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Ind. court hears appeal in feticide case

The Indiana Court of Appeals on Monday heard an appeal from a woman who last year was convicted under Indiana's feticide law, The Guardian reports (Redden, The Guardian, 5/23).

According to the Indianapolis Star, it is unclear when and how the court will rule (Disis, Indianapolis Star, 5/24). Several advocacy groups, including the National Asian Pacific American Women's Forum (NAPAWF) and the National Advocates for Pregnant Women (NAPW), have filed amicus briefs in support of the woman, Purvi Patel (Kai-Hwa Wang, NBC News, 5/24).

Background on fetal homicide law

Indiana's fetal homicide law prohibits "knowingly or intentionally" terminating a pregnancy with an aim other than delivering an infant alive or removing an unviable fetus. The law, enacted in 1979, has an exception for abortion care provided in compliance with the state's laws on abortion.

According to the AP/Bee, a minimum of 38 states have feticide laws (Callahan, AP/Sacramento Bee, 5/23). Abortion-rights supporters argue that such laws were designed to prosecute illegal abortion providers, not pregnant women (Indianapolis Star, 5/24). Jill Adams, executive director of the Center on Reproductive Rights and Justice at the University of California-Berkeley School of Law, said the Indiana lawsuit marked the first instance of a state feticide law being used against a woman explicitly because of an "alleged self-induced abortion."

Case background

The woman, Purvi Patel, was arrested in July 2013 after she presented at a hospital to seek treatment for profuse bleeding resulting from the termination of a pregnancy. According to court records, Patel had ingested abortion-inducing drugs that she had obtained online. After ingesting the drugs, Patel discarded the remains of her pregnancy (AP/Sacramento Bee, 5/23). Court documents show that when Patel presented at the hospital, she told doctors that she had delivered a stillborn infant (Indianapolis Star, 5/24).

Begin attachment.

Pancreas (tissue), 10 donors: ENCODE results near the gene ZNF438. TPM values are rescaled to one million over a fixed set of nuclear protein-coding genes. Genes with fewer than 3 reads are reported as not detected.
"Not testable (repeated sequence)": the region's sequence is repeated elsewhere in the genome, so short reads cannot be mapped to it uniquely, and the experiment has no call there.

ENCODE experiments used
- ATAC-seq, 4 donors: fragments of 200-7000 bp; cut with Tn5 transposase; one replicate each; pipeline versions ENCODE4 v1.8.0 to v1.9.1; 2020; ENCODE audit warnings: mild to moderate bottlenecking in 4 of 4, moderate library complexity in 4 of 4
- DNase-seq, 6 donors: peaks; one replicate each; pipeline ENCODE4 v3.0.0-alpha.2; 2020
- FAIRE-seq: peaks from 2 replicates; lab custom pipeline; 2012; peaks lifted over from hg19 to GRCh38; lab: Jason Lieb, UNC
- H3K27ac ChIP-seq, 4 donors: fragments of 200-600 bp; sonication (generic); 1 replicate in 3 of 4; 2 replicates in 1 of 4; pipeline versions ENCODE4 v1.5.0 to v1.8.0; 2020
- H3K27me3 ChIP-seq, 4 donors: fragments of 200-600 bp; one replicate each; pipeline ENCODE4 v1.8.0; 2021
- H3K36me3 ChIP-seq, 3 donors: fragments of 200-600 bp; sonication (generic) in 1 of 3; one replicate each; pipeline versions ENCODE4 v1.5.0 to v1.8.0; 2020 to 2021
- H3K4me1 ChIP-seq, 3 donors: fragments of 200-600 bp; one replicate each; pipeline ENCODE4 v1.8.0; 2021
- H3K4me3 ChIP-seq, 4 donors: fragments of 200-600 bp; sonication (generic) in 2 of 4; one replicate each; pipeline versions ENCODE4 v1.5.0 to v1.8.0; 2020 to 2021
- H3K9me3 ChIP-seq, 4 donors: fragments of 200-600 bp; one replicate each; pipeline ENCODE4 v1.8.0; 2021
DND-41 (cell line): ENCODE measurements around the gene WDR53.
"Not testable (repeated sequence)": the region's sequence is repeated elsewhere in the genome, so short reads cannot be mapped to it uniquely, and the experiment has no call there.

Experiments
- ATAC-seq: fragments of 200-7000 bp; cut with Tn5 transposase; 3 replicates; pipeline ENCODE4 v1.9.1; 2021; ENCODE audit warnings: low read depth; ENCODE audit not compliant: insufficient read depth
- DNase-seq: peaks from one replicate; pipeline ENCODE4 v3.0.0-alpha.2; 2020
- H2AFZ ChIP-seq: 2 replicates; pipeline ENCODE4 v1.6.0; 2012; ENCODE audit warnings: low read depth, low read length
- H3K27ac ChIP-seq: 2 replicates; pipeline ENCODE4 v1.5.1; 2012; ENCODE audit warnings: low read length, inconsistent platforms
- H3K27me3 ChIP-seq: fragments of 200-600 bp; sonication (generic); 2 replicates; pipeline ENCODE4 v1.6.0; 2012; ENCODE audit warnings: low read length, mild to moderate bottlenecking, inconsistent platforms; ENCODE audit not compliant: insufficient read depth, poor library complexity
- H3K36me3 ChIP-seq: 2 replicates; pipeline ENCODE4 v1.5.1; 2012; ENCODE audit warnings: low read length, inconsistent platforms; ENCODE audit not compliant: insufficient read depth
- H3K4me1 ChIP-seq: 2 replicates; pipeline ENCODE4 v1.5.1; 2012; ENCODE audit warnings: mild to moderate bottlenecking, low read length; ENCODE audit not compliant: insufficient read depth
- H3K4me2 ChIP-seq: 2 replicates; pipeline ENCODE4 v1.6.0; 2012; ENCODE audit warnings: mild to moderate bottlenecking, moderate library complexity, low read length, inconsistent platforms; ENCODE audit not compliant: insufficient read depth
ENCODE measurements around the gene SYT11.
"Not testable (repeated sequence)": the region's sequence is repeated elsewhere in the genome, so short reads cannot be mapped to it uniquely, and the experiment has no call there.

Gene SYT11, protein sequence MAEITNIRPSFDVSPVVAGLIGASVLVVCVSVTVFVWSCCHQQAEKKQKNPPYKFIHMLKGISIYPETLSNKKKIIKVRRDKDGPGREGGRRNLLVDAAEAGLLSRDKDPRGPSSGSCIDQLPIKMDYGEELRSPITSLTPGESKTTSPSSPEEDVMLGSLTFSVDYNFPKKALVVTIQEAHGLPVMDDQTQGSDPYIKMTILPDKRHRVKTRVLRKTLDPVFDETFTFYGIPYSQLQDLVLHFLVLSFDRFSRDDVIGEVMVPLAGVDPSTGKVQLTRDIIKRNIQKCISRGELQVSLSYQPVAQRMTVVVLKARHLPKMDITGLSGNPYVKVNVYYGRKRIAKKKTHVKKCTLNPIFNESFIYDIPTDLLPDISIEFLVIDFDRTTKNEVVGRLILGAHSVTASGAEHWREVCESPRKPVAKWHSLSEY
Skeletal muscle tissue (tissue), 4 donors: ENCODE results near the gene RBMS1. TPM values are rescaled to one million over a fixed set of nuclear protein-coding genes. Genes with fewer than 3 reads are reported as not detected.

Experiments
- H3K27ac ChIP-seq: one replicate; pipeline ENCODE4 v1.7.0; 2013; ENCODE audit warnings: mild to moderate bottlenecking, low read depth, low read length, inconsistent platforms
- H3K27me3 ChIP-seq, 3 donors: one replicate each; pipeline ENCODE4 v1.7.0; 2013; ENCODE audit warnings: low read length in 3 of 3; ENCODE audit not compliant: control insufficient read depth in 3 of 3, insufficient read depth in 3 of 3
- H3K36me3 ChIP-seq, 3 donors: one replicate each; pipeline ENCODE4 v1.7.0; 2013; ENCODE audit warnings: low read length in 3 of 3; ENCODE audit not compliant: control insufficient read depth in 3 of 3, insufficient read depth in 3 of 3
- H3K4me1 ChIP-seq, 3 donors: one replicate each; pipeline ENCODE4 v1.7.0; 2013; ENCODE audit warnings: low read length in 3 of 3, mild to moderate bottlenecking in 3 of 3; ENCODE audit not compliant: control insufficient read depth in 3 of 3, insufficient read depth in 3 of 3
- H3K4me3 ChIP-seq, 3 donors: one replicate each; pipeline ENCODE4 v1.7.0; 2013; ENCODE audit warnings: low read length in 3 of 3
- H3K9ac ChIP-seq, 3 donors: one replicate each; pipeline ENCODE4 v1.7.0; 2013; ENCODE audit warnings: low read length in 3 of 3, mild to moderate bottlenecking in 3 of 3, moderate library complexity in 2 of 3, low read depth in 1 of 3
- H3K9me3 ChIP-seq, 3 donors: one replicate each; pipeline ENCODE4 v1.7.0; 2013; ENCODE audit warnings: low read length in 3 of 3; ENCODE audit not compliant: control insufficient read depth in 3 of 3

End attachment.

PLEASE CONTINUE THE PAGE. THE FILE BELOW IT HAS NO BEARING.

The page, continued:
The state alleged that Patel was 25 weeks into her pregnancy when she tried to self-induce an abortion and contended that she delivered a viable infant requiring immediate medical care.

Last year, Patel was convicted of neglect of a dependent resulting in death, as well as a charge under the feticide law for terminating her pregnancy (AP/Sacramento Bee, 5/23). Although neither conviction carries a mandatory prison sentence, Judge Elizabeth Hurley sentenced Patel to six years on the feticide charge and to 30 years on the neglect charge, with 10 years of the latter charge suspended. Patel is serving the sentences concurrently.

Patel's appeal

Patel in her appeal is represented by Lawrence Marshall, a professor at Stanford Law and co-founder of the wrongful conviction project at Northwestern University, and Joel Schumm, a professor of law at IU (The Guardian, 5/23). In the appeal, Marshall argued that the feticide law was "passed to protect pregnant women from violence," not to punish women for their actions during pregnancy or decision to terminate a pregnancy (AP/Sacramento Bee, 5/23).